Online Program

Between knowledge and social support: Health information seeking using mobile phones among low income new mothers

Sunday, November 1, 2015

Lucia Guerra-Reyes, PhD, MPH, MA, Department of Applied Health Science, School of Public Health-Bloomington, Indiana University, Bloomington, IN
Katie Siek, PhD, School of Informatics, Indiana University, Bloomington, IN
Asia Harris, School of Public Health, Indiana University, Bloomington, IN
Annu Prabhakar, School of Informatics, Indiana University
Vanessa M Christie, MPHc, Epidemiology and Biostatistics, Indiana University, Bloomington, IN
Background: During pregnancy women are bombarded with health information. In addition to medical professionals, family, friends, and books, numerous mobile technology applications cater to a growing demand for easily accessible pregnancy related information. Research has shown that women rely heavily on these mobile applications before birth. However, very little is known about how women look for information after birth when most of these applications cease to be of use.

Methods: In collaboration with community partners we conducted an exploratory mixed methods study with new mothers in a Midwestern county. A survey collected information on use of technology and health information seeking behaviors (n=78), it was followed by in-depth interviews with a sub group of low income mothers (10) which assessed intent and routes of access to information.

Results: Survey respondents cited medical professionals as their main source of information (86%), however medical and baby sites (83%) also figured prominently. Interviews among low income women suggest that women with higher access to resources (higher education, urban) go to internet sources that will yield authoritative medical information. Whereas low income mothers with lower access to social resources (less educated) prefer those which provide authoritative knowledge from peers, mostly found on social media and forums.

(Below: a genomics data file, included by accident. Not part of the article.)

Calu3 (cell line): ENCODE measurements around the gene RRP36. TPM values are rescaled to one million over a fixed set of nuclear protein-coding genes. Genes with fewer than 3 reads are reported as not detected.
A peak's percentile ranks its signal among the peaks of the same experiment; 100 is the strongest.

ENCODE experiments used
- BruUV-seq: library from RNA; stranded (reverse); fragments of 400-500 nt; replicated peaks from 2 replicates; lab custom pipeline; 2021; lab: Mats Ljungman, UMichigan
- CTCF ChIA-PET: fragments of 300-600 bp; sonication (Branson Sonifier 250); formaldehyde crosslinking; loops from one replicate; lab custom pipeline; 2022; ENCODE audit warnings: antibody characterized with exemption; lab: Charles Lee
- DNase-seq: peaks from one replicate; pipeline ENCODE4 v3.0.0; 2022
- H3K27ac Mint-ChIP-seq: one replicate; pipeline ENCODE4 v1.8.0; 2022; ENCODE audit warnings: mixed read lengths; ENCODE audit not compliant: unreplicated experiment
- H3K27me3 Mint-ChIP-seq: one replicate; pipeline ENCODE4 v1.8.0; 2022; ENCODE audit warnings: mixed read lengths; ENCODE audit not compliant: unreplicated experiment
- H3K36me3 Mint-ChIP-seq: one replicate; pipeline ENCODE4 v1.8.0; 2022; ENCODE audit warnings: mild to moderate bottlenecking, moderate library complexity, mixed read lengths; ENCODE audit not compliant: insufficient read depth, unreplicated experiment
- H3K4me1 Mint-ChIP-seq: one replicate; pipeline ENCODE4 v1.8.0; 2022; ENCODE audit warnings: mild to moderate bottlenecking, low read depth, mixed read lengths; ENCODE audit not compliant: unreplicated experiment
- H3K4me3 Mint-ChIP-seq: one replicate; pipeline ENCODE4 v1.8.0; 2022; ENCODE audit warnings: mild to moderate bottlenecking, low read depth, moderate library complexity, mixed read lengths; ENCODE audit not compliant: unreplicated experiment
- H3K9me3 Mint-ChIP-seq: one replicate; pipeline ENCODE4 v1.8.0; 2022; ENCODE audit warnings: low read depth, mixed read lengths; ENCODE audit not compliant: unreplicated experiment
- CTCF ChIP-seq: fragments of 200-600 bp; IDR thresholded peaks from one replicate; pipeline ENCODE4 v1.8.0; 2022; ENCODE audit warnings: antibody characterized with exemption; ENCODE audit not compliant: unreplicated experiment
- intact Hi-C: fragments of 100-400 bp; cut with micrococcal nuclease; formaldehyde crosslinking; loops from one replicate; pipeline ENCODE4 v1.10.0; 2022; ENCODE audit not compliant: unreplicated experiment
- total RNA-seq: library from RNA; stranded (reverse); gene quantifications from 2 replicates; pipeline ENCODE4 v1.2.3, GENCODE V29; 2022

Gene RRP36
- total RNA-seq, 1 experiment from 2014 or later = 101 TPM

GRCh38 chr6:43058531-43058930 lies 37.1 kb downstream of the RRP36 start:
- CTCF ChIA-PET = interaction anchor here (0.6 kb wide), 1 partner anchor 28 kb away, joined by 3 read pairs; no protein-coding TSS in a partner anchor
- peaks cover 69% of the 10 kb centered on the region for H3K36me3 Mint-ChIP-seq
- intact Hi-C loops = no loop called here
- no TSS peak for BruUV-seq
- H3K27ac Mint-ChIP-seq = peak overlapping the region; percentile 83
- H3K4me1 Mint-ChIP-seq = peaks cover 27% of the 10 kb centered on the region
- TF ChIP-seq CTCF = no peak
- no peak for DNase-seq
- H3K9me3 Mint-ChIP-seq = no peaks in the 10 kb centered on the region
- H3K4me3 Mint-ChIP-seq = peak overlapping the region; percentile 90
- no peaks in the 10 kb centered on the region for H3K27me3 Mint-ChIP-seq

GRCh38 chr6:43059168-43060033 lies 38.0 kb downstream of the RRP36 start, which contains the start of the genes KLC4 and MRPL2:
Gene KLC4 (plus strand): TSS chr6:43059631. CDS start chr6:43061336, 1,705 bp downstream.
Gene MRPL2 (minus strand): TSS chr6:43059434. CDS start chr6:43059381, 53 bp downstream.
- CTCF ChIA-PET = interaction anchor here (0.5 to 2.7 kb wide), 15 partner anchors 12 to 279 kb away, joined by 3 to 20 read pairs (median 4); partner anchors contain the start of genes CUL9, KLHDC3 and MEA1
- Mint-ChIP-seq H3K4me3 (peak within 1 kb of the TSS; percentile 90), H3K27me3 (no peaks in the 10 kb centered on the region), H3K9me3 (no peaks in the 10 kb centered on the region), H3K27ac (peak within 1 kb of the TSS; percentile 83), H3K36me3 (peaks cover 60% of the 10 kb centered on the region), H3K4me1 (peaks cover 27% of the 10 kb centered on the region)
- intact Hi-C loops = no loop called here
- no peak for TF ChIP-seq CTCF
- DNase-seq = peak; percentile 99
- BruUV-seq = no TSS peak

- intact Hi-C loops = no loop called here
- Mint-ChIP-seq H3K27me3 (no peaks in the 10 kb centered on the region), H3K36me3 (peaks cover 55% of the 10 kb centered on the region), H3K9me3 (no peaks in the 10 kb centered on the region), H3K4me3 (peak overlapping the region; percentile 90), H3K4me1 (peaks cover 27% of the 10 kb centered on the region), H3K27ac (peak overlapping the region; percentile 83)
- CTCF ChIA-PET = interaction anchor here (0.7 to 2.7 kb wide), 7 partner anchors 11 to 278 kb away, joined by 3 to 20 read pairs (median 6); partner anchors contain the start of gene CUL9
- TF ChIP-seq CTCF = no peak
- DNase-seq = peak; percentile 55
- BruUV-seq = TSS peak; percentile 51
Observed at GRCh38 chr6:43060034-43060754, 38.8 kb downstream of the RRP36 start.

Conclusions: The internet is an important source of health information for mothers. Women seek different type of information due to differential access to social capital. More research is needed to effectively connect women to information that is relevant to them after birth.

Learning Areas:

Communication and informatics
Implementation of health education strategies, interventions and programs
Social and behavioral sciences

Learning Objectives:
Describe information seeking behaviors of new mothers.

Keyword(s): Information Technology, Low-Income

Presenting author's disclosure statement:

Qualified on the content I am responsible for because: I am Co-PI on this study and conducted all the interviews myself.
Any relevant financial relationships? No

I agree to comply with the American Public Health Association Conflict of Interest and Commercial Support Guidelines, and to disclose to the participants any off-label or experimental uses of a commercial product or service discussed in my presentation.